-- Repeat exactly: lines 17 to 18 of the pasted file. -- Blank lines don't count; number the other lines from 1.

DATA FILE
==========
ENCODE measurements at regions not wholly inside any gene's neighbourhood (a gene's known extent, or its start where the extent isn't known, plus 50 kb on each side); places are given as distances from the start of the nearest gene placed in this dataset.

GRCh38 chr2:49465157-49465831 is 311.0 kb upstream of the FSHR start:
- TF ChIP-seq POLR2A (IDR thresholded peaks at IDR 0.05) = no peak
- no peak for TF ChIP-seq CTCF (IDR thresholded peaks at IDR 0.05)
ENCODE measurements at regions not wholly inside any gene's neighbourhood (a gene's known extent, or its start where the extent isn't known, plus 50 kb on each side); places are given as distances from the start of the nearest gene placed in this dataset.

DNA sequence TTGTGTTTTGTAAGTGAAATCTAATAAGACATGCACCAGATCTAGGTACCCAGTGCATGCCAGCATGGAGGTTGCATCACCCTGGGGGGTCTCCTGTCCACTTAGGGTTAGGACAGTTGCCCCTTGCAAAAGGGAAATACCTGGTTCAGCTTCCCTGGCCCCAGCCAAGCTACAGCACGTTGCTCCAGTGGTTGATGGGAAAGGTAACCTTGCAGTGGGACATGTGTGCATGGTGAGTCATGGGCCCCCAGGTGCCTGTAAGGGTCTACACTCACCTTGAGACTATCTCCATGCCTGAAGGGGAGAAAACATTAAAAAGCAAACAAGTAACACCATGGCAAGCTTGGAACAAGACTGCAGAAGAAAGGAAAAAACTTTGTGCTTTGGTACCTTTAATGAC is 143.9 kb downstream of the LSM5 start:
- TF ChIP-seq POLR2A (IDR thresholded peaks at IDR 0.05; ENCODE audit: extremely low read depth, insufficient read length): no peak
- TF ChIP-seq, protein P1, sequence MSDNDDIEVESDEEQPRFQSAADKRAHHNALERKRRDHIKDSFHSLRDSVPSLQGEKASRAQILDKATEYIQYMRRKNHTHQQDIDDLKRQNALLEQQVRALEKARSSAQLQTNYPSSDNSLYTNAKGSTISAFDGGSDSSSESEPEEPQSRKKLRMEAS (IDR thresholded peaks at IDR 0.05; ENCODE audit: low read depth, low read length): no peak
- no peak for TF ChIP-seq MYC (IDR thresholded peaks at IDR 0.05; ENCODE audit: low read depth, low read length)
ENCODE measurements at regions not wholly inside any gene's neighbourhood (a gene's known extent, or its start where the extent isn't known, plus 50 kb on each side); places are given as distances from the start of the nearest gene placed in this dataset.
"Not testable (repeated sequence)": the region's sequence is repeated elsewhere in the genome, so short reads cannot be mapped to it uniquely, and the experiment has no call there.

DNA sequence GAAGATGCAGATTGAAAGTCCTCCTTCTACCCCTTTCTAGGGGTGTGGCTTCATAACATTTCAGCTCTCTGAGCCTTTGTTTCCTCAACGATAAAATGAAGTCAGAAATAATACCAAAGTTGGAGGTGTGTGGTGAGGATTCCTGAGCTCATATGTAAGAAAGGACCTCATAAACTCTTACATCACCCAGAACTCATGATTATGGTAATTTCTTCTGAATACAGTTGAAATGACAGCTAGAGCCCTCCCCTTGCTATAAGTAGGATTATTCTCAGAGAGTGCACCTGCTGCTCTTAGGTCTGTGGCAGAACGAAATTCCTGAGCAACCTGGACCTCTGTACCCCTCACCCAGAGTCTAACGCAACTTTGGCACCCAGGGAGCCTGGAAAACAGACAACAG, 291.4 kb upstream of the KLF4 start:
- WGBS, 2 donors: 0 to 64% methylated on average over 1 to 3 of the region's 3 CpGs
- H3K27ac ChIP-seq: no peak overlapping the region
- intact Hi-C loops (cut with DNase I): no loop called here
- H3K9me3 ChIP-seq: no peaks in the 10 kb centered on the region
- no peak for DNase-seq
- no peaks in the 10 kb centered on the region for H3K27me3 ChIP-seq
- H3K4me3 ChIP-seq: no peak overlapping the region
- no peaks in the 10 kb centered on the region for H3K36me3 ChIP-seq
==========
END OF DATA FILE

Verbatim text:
- no peak for DNase-seq
- no peaks in the 10 kb centered on the region for H3K27me3 ChIP-seq